One of the most feared tools in the dentist's office is the drill. The high whine is enough to give anyone the shivers, and the heat, vibration and smell it produces when grinding a tooth is, at best, unpleasant. Due to this, many people find the idea of "drill-less dentistry" attractive. But what does "drill-less" dentistry mean? And is it right for you?
What Does "Drill-Less Dentistry" Mean?
When people talk about drill-less dentistry, they usually mean one of three things:
· Air abrasion
Air abrasion uses a tool that directs a jet of air and silica, aluminum oxide, or baking soda toward your teeth. The air and the particles clear decay, which is then removed by suction. It's safe, usually painless, and better at preserving the healthy part of your tooth than a drill, which can crack your enamel.
Yes, that's right, some dentists actually use lasers! These tools, called dental hard tissue lasers, use a concentrated beam along with a stream of water to cool the tooth. There is no vibration or unpleasant smell, and many patients find they don't need anesthesia.
· Cavity prevention
Instead of a fancy new tool, this take on drill-less dentistry is based on the idea that it is better to treat decay in the early stages than repair teeth after decay has caused a cavity. For a long time dentists thought that decay was fast-moving, which made it better to drill away any decay and fill in the space left. However, recent studies suggest that decay is a lot slower than previously thought, and that early decay can be effectively removed and treated long before a drill is necessary.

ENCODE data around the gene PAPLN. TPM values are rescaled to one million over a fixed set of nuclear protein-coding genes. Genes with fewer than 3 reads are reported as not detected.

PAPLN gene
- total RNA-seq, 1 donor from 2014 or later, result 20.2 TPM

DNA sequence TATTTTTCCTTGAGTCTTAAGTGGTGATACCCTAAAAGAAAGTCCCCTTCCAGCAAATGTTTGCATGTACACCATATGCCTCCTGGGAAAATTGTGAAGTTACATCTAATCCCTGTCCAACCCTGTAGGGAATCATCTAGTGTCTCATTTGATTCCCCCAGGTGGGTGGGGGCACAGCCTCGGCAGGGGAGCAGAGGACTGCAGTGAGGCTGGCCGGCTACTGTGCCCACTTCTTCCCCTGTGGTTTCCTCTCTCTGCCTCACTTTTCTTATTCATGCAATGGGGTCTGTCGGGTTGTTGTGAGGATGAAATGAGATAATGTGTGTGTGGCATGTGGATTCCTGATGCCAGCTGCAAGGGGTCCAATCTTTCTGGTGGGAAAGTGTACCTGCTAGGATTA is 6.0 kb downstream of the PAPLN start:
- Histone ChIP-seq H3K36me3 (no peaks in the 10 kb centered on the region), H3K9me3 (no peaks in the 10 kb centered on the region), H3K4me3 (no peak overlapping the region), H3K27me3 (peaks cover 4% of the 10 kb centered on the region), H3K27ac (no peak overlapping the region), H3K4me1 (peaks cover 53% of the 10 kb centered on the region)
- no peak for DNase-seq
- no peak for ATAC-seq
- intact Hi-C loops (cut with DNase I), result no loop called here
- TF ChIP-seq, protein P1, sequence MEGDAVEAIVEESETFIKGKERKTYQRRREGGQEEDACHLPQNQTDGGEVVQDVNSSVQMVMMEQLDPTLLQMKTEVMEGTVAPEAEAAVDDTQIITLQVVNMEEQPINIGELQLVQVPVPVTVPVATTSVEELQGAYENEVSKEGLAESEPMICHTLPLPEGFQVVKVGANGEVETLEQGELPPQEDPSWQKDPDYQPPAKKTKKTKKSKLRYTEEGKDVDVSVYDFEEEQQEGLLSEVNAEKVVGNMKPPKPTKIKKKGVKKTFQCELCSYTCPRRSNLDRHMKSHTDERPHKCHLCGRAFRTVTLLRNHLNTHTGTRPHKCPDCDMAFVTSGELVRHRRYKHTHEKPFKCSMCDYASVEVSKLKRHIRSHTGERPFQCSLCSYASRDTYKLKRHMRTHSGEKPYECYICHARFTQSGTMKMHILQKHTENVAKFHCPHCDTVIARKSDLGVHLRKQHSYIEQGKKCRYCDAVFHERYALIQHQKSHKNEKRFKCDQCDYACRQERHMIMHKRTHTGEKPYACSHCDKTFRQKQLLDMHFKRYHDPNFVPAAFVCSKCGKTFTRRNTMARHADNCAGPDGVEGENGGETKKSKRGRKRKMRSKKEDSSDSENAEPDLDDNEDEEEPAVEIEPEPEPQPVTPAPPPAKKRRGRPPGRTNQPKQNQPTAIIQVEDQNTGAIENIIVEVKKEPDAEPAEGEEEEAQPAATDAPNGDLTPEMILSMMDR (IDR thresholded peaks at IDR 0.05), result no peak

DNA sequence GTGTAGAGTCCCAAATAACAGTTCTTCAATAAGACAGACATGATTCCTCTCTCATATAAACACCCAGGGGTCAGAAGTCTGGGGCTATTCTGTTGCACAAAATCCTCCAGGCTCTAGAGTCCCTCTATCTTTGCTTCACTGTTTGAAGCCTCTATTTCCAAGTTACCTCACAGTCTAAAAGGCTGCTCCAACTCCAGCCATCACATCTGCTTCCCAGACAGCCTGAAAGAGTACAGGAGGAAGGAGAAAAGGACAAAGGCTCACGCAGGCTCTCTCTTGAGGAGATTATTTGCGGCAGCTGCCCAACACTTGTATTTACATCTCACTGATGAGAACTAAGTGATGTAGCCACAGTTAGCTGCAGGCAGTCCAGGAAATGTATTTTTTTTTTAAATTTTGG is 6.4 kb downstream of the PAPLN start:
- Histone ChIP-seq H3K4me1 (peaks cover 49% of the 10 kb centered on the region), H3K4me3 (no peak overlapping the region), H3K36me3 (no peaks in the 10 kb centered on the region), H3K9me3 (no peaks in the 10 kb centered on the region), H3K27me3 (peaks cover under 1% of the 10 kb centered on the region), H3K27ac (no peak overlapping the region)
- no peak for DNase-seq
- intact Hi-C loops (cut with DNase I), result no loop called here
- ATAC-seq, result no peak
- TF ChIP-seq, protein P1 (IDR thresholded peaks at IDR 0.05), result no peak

Is Drill-Less Dentistry for Me?
It depends on a number of factors. Air abrasion is useful in cases of minimal decay right on the surface, but not for more advanced cavities. Lasers can sometimes be just as painful as a drill, and the technology is much more costly. You will also need to check with your insurance to make sure these procedures are covered. The most promising is a focus on cavity prevention. Talk to your Chicago dentist about proactive decay detection and treatment.
While sometimes a drill is still the best tool to fix a cavity, there are tools and methods nowadays that can help you avoid the drill as much as possible. If you hate the drill, take heart and look into your options. Under the right circumstances, you may never have to have your teeth drilled again.
If you have any questions, or would like to schedule and appointment with Dr. Chae, leading Chicago dentist, please call our office today at 773-276-9280.